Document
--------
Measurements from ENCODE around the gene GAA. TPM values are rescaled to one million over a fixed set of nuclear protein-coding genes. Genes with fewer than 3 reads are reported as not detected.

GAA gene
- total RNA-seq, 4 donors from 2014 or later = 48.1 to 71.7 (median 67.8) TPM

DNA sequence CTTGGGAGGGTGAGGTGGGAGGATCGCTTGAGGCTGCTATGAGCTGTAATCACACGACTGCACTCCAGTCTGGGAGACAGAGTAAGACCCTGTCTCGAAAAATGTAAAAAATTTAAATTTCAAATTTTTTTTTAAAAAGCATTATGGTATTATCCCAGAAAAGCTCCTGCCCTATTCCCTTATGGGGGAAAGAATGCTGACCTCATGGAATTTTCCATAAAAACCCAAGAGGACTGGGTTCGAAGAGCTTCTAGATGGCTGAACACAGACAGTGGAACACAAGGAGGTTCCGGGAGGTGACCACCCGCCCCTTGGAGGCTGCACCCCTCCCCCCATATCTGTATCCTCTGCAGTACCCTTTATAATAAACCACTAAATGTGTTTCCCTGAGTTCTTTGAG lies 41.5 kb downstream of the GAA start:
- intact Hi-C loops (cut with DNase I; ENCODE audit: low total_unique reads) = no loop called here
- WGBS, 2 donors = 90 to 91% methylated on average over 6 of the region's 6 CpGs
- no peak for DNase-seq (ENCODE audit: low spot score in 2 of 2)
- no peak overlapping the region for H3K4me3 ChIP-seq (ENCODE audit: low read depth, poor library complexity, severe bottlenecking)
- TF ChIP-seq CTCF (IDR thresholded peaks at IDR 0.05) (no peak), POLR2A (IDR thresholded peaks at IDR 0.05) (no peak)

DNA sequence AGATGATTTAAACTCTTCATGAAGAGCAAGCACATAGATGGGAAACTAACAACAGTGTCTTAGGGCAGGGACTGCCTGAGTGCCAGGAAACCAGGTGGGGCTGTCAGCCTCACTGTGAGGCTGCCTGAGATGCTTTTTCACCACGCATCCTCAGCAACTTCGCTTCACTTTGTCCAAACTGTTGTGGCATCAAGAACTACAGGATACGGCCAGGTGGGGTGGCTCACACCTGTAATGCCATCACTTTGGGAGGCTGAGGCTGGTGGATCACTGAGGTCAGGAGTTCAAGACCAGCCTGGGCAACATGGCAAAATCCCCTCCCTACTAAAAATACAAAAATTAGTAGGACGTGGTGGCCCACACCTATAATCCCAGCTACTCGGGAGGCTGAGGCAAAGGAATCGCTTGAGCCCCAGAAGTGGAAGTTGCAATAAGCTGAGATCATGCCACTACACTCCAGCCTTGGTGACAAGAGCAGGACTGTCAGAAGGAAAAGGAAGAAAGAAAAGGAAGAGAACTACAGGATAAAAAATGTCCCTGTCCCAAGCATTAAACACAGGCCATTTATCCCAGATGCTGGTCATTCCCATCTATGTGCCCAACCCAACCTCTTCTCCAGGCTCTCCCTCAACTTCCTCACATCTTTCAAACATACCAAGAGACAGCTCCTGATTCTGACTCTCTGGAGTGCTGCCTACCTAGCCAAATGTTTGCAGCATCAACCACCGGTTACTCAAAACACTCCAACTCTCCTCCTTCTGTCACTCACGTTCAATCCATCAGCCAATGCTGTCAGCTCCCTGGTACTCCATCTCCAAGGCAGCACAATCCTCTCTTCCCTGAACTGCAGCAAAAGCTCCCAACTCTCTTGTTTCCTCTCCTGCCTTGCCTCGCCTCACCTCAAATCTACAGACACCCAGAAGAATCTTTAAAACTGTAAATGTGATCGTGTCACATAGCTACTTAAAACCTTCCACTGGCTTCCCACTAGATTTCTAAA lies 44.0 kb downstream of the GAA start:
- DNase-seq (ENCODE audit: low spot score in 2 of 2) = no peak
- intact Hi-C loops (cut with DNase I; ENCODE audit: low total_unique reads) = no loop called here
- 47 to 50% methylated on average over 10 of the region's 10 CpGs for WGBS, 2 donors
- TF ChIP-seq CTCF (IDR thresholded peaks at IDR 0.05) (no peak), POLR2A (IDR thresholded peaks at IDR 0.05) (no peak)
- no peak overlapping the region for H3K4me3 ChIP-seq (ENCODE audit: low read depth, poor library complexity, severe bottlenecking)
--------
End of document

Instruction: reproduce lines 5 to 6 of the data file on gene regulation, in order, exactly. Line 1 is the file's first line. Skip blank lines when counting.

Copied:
- intact Hi-C loops (cut with DNase I; ENCODE audit: low total_unique reads) = no loop called here
- WGBS, 2 donors = 90 to 91% methylated on average over 6 of the region's 6 CpGs